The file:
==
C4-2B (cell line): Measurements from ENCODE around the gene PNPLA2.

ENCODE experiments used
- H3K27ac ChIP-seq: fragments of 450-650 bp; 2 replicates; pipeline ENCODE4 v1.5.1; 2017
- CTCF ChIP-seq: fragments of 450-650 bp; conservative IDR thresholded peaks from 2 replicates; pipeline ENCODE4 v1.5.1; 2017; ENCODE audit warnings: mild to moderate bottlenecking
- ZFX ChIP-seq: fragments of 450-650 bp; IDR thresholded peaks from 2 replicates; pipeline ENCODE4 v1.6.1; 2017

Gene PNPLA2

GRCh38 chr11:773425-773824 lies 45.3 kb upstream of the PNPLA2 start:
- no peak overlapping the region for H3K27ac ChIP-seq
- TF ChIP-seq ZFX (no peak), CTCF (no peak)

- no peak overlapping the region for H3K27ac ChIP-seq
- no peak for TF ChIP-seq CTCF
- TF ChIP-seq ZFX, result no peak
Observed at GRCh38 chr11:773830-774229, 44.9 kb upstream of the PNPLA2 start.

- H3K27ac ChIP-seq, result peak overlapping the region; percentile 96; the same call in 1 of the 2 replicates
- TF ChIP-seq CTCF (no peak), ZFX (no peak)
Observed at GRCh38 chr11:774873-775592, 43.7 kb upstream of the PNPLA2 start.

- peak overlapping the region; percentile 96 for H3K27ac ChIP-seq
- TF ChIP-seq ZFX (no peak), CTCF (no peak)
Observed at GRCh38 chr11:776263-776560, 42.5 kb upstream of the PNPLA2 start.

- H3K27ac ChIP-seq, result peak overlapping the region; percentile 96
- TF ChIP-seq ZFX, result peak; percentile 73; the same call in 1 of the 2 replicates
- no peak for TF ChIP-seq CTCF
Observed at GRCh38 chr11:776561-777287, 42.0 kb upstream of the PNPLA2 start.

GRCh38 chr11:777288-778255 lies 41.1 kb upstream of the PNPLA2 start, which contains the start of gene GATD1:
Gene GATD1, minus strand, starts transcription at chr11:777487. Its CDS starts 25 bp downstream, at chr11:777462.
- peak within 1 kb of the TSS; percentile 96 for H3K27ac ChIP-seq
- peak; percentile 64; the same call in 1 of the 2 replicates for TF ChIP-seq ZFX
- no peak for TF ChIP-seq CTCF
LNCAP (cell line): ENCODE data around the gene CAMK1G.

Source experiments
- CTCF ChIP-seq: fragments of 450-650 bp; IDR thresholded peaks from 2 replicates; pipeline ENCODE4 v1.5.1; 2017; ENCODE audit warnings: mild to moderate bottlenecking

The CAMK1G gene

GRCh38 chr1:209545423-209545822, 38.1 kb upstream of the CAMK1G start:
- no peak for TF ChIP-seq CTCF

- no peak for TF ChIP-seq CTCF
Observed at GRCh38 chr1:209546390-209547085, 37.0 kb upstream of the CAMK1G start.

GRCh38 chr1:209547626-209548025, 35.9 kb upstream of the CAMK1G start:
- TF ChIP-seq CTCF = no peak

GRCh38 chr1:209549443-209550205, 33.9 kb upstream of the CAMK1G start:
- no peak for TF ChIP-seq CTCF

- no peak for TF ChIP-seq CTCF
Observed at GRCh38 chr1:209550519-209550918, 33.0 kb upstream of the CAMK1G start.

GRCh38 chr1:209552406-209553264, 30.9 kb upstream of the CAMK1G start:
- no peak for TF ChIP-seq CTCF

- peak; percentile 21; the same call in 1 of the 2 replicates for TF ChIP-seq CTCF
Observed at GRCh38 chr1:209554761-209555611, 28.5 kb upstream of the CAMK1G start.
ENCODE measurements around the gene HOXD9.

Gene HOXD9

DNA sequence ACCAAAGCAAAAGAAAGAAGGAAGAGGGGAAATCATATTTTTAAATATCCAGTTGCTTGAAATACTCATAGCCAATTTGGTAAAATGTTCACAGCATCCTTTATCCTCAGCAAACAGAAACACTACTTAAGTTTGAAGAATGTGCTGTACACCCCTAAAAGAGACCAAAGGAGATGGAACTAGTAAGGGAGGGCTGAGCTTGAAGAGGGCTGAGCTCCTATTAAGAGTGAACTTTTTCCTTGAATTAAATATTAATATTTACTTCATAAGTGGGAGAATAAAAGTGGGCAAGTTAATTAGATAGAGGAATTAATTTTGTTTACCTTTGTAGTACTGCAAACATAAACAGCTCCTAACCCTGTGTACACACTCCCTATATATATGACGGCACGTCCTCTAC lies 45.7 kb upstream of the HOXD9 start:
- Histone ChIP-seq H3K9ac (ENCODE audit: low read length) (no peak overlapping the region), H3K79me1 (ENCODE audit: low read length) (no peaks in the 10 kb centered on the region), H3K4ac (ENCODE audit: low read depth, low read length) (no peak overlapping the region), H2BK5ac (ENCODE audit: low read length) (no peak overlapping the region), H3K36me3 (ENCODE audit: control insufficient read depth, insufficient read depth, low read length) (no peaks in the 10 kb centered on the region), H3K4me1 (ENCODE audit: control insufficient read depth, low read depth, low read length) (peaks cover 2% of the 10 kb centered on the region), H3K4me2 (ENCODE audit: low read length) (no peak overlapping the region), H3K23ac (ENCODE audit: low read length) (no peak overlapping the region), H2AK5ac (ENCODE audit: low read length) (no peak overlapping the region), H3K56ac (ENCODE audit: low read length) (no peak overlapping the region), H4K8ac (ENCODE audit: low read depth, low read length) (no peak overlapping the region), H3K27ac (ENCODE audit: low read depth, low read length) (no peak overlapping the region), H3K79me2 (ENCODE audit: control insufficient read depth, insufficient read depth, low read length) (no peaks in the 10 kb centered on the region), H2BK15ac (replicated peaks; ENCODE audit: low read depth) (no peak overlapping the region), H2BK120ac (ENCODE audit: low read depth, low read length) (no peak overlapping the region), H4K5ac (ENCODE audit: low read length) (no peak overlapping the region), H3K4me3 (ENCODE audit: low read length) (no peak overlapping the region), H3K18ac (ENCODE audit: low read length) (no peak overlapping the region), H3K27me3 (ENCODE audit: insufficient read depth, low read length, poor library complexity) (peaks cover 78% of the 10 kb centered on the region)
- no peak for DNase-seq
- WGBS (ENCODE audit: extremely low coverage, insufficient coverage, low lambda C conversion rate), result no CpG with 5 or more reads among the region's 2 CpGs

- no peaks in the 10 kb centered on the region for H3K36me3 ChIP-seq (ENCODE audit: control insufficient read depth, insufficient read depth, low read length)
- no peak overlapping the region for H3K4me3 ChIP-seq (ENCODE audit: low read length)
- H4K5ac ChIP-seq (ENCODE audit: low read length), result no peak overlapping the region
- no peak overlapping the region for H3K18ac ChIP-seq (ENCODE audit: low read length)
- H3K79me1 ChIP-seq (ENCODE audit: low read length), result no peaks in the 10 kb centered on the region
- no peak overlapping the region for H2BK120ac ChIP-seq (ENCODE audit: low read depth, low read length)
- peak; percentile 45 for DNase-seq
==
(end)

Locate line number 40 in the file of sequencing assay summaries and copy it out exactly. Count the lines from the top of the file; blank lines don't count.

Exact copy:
- no peak for TF ChIP-seq CTCF